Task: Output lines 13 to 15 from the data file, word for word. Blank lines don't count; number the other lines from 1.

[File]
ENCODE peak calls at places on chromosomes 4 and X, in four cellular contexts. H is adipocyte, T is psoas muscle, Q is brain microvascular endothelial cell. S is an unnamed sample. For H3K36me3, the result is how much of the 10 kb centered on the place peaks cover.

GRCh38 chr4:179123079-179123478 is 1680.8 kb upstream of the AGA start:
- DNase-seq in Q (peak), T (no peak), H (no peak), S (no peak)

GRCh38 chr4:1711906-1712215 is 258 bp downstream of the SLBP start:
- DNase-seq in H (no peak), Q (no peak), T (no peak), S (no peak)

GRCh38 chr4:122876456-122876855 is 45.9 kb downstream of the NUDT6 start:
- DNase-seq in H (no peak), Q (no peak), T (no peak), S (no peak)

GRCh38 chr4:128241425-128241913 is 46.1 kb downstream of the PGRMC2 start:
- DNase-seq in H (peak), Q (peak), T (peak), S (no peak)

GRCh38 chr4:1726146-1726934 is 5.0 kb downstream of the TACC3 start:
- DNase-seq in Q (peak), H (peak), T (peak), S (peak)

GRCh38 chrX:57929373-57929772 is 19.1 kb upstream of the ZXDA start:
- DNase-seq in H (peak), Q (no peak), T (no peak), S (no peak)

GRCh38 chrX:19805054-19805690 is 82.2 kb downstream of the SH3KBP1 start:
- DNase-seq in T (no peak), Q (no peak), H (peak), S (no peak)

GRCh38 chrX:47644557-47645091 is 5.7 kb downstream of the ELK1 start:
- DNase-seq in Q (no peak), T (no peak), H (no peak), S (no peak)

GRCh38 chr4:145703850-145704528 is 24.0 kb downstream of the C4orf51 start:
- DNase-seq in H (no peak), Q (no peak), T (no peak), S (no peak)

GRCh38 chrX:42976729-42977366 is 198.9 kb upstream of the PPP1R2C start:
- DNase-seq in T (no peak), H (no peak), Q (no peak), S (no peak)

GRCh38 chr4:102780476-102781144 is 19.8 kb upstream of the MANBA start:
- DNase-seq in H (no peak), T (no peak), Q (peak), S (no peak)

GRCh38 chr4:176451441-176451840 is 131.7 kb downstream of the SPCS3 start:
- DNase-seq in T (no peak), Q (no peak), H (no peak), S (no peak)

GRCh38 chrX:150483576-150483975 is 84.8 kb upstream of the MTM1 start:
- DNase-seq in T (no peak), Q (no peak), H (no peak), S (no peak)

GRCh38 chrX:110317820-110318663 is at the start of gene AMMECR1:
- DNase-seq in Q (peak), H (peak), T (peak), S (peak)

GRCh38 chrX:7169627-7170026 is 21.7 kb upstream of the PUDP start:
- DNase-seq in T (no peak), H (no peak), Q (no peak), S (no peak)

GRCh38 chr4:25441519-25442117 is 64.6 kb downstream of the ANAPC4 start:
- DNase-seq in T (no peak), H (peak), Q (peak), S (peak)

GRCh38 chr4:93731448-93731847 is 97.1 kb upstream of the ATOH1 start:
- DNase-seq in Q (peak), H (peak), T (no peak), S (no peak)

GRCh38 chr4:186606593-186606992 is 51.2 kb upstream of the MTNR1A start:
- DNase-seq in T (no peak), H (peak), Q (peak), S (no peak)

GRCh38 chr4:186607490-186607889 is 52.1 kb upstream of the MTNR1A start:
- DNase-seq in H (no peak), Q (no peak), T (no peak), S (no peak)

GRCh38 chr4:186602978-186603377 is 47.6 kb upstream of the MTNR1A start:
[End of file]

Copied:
- DNase-seq in H (peak), Q (no peak), T (no peak), S (no peak)

GRCh38 chrX:19805054-19805690 is 82.2 kb downstream of the SH3KBP1 start:
- DNase-seq in T (no peak), Q (no peak), H (peak), S (no peak)